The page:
Who in Hell is Heracles?

Dionysos' Disastrous Disguise in Aristophanes' Frogs

Why, on his famous trip to the underworld in Aristophanes' Previous commentators have seen Dionysos' disguise as Frogs, does Dionysos disguise himself as Heracles? symbolic of a loss of his own identity: Dionysos is not himself, so he tries to be Heracles. Gradually, they argue, by an initiatory journey through the underworld, Dionysos sheds this identity of Heracles and wins a sense of his own true identity. One problem with such an explanation, however, is that scholars do not agree on what it means for Dionysos to be (or not to be) Heracles. Segal and others have argued that the Heracles disguise signifies the coarse physical comedy characteristic of Old Comedy, a buffoonery Dionysos supersedes as he regains his own identity. Other scholars argue for an opposite meaning: the disguise represents Dionysos' return to the sturdy civic values of Old Comedy from the sophistic decadence of Euripidean theatre. Whether Dionysos is moving away from or back to Old Comedy, these scholars see him as the embodiment of the Spirit of Comedy, seeking a new identity through a journey to the underworld. A number of scholars, most recently Lada-Richards (1999), explain Dionysos' achievement of a new identity through the familiar pattern of the initiation ritual, with its three-part rite of passage: separation, liminality, reaggregation. Dionysos' Heracles disguise represents his confusion about his old identity, an identity that is replaced by a new, more mature and authentic identity by the end of the play. Dionysos' new maturity allows him to be a fit judge of the poetic contest at the end of the play, thus resolving the concerns of scholars who see a radical discrepancy between the buffoonery of the first half of the play and the serious issues of the final poetic contest. As Segal puts it: "The central problem in the character of Dionysus is how the rather timorous and almost despicable figure of the first part of the play can serve as an arbiter in a contest of the gravest consequences at its end. Yet by the end of the parabasis, Dionysus has attained a certain dignity, and there is no question of his fitness." (Segal 1961, p. 208)

I would argue, on the contrary, that the dignity and fitness of Dionysos are rather questionable, even at the end of the play, and that scholars have overlooked significant elements in order to make the play fit into the idea of a maturing spirit of comedy. Dionyos remains an undignified buffoon throughout the literary contest, cracking rude jokes and relieving the seriousness of the conflict with bathetic or silly remarks (e.g., 980- 991, 1074-5,1089-98, 1149, 1279-80, 1308). As for his fitness to judge the contest, both Aeschylus and Euripides abuse him repeatedly for his stupidity and lack of good dramatic taste (e.g., 917-8, 933, 1136, 1150, 1160, 1197). An interpretation that relies on the maturation of Dionysos' character neglects the text and context of Aristophanes' play in favor of a metatheatrical idea of the Spirit of Comedy that means more to modern scholars of the comic genre than it could ever have meant to Aristophanes and his audience. The death of Dionysos' old self and the creation of a new personality through his journey to Hades does not in fact occur in Aristophanes' text, despite the attractiveness of this pattern for the modern scholar. The distortion of Aristophanes' text in service of fitting the details into the pattern has been the major problem with the ritual of initiation interpretations of the Frogs. Such interpretations obscure the real reasons why, in hell, Dionysos should disguise himself as Heracles.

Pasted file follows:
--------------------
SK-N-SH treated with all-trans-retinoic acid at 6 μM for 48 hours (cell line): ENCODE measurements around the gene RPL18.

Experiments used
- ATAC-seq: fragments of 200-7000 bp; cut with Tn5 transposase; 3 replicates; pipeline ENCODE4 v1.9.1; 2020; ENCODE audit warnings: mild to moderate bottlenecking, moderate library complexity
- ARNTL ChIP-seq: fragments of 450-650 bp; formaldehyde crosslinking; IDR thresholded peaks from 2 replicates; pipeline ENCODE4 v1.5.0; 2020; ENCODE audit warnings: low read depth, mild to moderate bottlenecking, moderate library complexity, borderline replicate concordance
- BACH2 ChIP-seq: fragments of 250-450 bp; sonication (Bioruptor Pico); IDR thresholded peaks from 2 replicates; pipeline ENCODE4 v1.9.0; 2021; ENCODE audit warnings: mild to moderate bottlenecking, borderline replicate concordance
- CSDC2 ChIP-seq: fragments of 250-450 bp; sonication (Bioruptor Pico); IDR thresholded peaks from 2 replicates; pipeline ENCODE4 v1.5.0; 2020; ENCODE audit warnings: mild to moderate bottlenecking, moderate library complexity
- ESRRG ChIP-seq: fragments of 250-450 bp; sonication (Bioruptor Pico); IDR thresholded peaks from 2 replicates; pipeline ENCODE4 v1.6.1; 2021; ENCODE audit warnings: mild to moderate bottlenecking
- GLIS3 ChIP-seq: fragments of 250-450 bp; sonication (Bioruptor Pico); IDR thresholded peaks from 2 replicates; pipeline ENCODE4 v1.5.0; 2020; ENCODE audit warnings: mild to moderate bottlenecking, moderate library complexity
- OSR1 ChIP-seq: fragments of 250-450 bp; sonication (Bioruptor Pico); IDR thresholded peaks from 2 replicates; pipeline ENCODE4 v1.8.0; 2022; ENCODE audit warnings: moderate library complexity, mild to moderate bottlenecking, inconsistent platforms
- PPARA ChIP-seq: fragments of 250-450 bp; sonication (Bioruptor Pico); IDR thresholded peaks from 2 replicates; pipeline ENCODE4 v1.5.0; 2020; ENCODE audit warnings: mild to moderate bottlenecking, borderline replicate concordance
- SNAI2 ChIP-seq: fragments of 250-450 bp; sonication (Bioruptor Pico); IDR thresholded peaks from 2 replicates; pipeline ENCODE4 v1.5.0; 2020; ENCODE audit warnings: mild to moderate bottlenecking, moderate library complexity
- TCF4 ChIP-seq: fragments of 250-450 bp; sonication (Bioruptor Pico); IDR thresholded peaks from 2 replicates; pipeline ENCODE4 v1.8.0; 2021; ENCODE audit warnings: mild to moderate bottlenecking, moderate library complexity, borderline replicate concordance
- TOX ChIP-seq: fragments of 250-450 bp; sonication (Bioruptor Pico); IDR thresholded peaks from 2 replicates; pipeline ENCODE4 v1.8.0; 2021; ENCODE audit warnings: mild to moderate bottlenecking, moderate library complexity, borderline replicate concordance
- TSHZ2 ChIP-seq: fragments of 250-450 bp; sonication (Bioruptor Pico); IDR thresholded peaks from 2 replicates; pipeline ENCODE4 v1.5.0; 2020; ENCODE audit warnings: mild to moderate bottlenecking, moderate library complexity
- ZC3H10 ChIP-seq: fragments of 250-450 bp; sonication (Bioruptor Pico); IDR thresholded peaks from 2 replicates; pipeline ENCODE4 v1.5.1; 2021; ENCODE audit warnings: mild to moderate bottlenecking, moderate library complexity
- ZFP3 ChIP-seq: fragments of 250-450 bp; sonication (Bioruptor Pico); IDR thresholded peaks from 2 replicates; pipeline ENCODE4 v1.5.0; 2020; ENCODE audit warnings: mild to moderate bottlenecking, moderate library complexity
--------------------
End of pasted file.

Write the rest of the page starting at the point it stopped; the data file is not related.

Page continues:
Aristophanes, in having Dionysos pretend to be Heracles, is playing with the variety of depictions of Heracles familiar to his audience from the Greek mythic tradition. He uses Dionysos' and Xanthias' troubles with the identity of Heracles to comment (humorously, of course) upon the relations between citizen and slave in post-Arginousai Athens. The confusion over the identity of Heracles sets up Aristophanes' plea for the inclusion as citizens of all, from slave to noble, who serve the city in its time of crisis. Aristophanes creates comic confusion by playing with familiar aspects of the identity of Heracles in the traditional scenario of an identity test at the gates of Hades. Rather than having Dionysos disguise himself as Heracles to symbolize the Comic Spirit's loss of identity, Aristophanes uses the confusion in Dionysos' and Xanthias' changes of identity to blur the lines between citizen and slave, redefining the true citizen as the Athenian who serves the city nobly in its time of need.